China’s Oil Imports Slump in May

China’s Oil Imports Slump in MayChina’s Oil Imports Slump in May

China’s crude oil imports dropped in May from a monthly record in April, as Chinese refiners drastically reduced Iranian oil imports after the end of the US waivers and as some state refineries were offline for planned maintenance.
According to data from China’s General Administration of Customs, Chinese crude oil imports fell by 8% from 43.73 million tons in April to 40.23 million tons in May, Oil Price reported.
In April, just before the waivers ended, China had stocked on Iranian crude oil. China imported around 800,000 bpd of crude from Iran in April—the highest amount that Iran’s top oil customer had purchased since August of 2018—as Chinese refiners rushed to buy Iranian oil ahead of the expiry of the US sanction waivers.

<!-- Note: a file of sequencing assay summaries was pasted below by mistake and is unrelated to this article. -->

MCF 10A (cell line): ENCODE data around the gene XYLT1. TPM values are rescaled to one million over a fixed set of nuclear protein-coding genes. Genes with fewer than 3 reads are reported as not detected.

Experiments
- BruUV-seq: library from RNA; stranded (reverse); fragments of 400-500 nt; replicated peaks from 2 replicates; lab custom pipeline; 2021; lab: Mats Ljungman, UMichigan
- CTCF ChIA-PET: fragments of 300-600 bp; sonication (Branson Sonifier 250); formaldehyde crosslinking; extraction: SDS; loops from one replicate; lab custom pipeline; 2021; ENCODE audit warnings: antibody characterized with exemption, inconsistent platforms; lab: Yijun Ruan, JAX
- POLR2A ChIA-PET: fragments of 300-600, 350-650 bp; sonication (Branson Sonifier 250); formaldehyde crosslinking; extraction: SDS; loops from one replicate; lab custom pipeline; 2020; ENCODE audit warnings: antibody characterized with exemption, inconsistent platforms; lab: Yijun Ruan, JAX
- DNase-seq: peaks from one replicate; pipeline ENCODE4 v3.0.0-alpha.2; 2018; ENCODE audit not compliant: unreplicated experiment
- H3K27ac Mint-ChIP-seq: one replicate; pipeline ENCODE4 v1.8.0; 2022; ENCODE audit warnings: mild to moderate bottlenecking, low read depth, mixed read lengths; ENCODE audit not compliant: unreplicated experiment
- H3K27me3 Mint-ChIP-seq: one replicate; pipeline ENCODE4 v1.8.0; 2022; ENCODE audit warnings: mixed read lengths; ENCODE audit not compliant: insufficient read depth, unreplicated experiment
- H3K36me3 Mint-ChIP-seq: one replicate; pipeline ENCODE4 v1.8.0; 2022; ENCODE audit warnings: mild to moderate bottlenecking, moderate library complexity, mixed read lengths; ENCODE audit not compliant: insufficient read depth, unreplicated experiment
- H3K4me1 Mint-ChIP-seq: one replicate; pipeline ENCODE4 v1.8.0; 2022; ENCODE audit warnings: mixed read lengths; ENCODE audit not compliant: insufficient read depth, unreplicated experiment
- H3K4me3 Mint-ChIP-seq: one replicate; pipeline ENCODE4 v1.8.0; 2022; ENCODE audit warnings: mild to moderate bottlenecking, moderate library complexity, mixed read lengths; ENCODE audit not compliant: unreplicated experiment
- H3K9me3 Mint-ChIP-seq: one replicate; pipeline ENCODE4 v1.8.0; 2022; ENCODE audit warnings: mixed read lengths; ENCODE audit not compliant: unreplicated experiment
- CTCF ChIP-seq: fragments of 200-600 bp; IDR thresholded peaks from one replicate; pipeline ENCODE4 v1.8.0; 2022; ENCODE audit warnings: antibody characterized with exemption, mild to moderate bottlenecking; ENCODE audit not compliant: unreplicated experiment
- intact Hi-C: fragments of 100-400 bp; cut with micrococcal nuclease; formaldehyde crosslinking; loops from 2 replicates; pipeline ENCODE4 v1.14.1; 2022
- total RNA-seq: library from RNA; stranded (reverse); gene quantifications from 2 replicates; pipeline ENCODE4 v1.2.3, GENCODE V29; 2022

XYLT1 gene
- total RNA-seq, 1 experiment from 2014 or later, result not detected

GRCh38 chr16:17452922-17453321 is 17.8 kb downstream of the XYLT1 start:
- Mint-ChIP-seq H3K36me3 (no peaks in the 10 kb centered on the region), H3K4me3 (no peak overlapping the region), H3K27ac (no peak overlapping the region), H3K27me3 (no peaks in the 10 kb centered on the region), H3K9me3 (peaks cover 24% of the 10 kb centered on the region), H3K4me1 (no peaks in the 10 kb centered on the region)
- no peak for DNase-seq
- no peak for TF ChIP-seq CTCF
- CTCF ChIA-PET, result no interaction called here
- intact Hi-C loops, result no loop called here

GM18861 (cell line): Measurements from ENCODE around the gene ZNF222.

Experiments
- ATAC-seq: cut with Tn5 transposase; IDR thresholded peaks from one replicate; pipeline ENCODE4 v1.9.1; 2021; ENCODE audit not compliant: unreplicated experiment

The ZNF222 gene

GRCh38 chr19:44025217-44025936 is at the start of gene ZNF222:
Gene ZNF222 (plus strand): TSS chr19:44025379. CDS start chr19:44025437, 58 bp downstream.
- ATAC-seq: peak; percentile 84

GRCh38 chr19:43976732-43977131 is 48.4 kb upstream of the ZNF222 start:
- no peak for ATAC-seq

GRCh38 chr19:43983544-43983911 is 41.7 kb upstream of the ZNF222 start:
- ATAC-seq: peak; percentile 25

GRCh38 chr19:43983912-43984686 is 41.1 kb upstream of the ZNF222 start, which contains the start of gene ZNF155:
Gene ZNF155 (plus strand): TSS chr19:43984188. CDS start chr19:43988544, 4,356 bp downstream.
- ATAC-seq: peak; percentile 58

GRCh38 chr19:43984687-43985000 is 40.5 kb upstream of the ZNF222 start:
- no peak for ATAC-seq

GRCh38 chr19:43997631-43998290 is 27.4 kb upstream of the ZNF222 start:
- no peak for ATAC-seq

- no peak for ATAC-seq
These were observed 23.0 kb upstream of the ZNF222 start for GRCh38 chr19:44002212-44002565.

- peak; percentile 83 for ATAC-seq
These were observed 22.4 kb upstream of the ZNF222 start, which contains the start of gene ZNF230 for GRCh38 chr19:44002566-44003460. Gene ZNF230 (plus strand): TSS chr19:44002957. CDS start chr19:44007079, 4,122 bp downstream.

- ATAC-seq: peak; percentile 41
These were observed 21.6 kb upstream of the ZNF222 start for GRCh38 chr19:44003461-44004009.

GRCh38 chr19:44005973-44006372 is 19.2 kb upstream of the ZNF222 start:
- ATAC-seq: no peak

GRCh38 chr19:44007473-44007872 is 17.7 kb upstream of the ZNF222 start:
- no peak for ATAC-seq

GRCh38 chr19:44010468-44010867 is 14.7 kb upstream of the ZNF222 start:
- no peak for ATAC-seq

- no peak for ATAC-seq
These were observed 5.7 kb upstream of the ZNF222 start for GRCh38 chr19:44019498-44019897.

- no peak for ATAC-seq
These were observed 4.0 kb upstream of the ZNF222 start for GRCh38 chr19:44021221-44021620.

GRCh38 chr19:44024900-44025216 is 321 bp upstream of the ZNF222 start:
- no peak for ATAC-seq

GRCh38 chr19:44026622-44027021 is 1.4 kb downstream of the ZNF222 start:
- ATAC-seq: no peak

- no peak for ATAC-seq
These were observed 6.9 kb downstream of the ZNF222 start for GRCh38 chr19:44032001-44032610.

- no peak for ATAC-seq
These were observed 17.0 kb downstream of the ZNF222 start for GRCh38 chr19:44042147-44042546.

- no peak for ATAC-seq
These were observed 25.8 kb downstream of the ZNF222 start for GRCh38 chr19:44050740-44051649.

China is set to award crude oil import licenses to four independent refineries in eastern China, the ministry of commerce said in a statement Tuesday.
The license will enable those refineries to import crude directly, rather than asking other refineries to import on their behalf.
Those four refineries are Haike Ruilin Petrochemical, Chengda New Energy, Lianhe Petrochemical in eastern Shandong province, as well as Xinhai Petrochemical in neighboring Jiangsu province.
The latest approval will be the first for independent refineries this year, since the last 12 companies were approved in May 2018. The approvals will come after a public review, which could last until June 17.
Taking the latest approval for those four refineries into account, a total of 31 refineries will be granted the crude import licenses by the ministry since August 2015, allowing them to directly import crude.

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